For as long as I can remember, conversations about my future career plans have gone hand-in-hand with conversations about when I plan to start a family. As a woman, it’s not uncommon to hear pointed questions like, “When you’re working, who will take care of the kids?” and “How will you have time to be at home?” when discussing career ambitions.
While the gendered nature of this discourse angers me, I can’t deny that I have a hard time finding answers to these questions. Under our current system, it is extremely difficult to raise a child while a part of the American workforce. And tragically, this lack of child care access disproportionately affects working women.
While this issue may seem like a far-off worry for Penn students, child care should be of significant concern to us as we enter the workforce. Since the federal government gives companies autonomy over many employee benefits related to child care, our future employers can heavily influence our ability to access child care. This is especially true for issues like paid maternity or paternity leave.
Currently, the United States is one of only a handful of countries that does not mandate paid parental leave. While the Family and Medical Leave Act (FMLA), mandates eligible employees be allowed up to 12 weeks of unpaid leave, many single or low-income parents cannot afford to go that long without pay.
I didn’t begin to strongly consider this issue until I watched my sister go through her struggles as a working mom.
During my freshman year at Penn, my sister, who was pregnant with her first child, was diagnosed with preeclampsia. Only a few days following her diagnosis, she had an emergency C-section while only seven months pregnant. Still, she was lucky compared to most working parents.
In her case, her company allowed her eight weeks of paid maternity leave and eight weeks of paid disability, allowing her to take almost four months of paid leave. In addition, when she decided to take two extra months off on unpaid leave due to her daughter's premature condition, she was able to afford the limited period of having a single income and rely on her husband's income.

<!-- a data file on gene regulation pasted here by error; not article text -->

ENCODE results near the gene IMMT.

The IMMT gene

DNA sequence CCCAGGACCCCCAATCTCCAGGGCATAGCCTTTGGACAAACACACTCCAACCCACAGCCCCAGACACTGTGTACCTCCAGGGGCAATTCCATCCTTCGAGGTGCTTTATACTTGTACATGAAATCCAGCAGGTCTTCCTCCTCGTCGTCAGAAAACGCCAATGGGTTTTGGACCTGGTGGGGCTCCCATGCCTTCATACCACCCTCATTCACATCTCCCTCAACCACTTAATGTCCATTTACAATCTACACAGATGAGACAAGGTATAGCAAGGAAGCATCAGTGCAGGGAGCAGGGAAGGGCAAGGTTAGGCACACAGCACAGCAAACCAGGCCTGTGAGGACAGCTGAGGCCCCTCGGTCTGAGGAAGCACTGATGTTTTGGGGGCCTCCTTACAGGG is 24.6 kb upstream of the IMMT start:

This is not the case for many families. While my sister’s company offered weeks of paid leave, many companies offer much less, if any, paid time off. This is especially difficult for parents of premature or sick children who may need significantly more time off.
In 2017, Sen. Kirsten Gillibrand (D-N.Y.) introduced the FAMILY Act which would provide paid family and medical leave. However, the bill has not passed.
Beyond parental leave, accessing high quality child care at an affordable price is incredibly difficult in this country. In many states, child care can cost thousands of dollars a year, with the cost getting higher as the quality of care increases. For low wage workers, the cost of raising a child is essentially unbearable. In addition, many rural low-income areas are considered “child care deserts,” where there are few to no child care providers in the region.
Former Penn Law professor and current presidential candidate, Elizabeth Warren, has been vocal about her personal struggles accessing child care. Early in her career as a law school professor, Sen. Warren (D-Mass.) almost quit her job to raise her two children after being unable to access high-quality child care in her area.
Last year, Warren proposed a plan for universal child care. Under her plan, families who make less than 200% of the federal poverty line would be able to access free child care through local providers. For families that make over the 200% line, child care costs would be capped at no more than 7% of the families income — significantly less than the 25% most families pay now for child care in the United States.
Child care reform may not be the most trendy political issue, but it should be. As Penn students we must pay close attention to issues of child care access and paid leave as we prepare to enter the workforce and especially as we consider what issues matter to us in this upcoming presidential election.
UROOBA ABID is a College junior from Long Island, N.Y. studying International Relations. Her email address is firstname.lastname@example.org.